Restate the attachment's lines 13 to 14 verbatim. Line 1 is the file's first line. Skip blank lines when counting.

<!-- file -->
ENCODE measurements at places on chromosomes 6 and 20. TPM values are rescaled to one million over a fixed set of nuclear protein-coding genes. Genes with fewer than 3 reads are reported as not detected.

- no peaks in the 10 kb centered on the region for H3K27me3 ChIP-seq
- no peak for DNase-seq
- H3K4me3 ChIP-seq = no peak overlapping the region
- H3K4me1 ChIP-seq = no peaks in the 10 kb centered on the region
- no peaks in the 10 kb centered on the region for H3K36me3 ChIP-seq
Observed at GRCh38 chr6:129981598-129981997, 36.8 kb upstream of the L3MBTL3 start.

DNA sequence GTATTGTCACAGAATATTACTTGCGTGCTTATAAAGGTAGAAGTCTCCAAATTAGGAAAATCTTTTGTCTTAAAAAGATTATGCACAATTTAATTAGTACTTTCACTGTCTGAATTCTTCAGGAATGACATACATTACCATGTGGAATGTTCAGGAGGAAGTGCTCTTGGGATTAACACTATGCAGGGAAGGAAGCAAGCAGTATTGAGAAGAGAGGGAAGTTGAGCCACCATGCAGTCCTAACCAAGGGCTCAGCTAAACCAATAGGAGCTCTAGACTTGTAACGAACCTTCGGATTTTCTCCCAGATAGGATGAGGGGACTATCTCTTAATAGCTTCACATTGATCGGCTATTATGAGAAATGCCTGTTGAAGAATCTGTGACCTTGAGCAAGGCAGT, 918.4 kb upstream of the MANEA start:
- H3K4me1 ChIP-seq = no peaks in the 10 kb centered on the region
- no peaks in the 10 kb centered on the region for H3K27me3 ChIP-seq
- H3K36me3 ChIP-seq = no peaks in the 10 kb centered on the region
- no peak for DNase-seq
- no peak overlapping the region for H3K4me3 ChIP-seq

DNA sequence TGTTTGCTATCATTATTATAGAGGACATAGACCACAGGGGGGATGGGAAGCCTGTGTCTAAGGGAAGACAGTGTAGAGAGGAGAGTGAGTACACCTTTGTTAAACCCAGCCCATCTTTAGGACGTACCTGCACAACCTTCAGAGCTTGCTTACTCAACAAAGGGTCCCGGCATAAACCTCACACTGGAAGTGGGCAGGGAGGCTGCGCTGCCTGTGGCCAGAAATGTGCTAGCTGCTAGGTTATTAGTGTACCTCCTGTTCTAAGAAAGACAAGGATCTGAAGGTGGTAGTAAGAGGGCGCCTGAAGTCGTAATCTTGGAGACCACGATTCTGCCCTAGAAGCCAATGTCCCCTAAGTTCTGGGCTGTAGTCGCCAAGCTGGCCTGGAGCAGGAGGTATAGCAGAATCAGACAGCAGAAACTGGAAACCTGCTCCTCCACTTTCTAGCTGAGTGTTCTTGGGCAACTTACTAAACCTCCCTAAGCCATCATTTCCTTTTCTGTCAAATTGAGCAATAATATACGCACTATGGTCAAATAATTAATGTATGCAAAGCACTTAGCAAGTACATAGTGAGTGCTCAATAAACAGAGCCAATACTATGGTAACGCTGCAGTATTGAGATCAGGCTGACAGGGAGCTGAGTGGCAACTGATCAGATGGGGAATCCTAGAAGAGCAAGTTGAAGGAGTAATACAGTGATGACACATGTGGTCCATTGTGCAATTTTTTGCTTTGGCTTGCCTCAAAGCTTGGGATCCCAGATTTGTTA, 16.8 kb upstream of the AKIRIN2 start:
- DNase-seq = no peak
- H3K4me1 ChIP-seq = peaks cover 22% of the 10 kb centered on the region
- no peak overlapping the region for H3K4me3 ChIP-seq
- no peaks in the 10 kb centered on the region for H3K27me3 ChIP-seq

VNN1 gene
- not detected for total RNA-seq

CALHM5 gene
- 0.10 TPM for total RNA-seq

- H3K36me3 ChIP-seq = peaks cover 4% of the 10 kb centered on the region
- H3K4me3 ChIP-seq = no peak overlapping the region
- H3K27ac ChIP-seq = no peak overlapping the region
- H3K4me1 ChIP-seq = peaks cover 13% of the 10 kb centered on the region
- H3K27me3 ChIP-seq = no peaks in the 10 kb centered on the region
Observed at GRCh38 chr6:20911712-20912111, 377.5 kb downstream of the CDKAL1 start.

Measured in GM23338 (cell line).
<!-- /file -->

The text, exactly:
- no peak overlapping the region for H3K4me3 ChIP-seq

DNA sequence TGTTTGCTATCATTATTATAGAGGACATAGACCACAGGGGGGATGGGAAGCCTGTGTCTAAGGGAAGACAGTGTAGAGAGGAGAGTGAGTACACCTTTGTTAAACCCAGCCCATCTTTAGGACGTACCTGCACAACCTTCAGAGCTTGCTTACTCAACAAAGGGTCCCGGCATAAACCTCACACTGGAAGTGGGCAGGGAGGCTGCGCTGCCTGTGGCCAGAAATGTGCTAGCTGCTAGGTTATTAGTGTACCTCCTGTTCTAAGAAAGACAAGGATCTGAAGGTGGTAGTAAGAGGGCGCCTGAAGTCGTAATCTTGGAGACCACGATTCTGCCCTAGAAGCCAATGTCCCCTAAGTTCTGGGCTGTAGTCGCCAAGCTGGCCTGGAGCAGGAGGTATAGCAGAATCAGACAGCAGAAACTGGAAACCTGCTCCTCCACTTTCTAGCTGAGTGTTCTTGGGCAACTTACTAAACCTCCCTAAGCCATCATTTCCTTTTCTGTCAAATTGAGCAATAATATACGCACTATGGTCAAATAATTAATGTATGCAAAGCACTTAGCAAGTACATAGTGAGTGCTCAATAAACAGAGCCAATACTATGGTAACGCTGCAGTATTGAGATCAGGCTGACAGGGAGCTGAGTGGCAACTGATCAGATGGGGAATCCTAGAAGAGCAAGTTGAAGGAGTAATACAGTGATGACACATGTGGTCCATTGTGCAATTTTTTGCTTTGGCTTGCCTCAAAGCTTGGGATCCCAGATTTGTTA, 16.8 kb upstream of the AKIRIN2 start: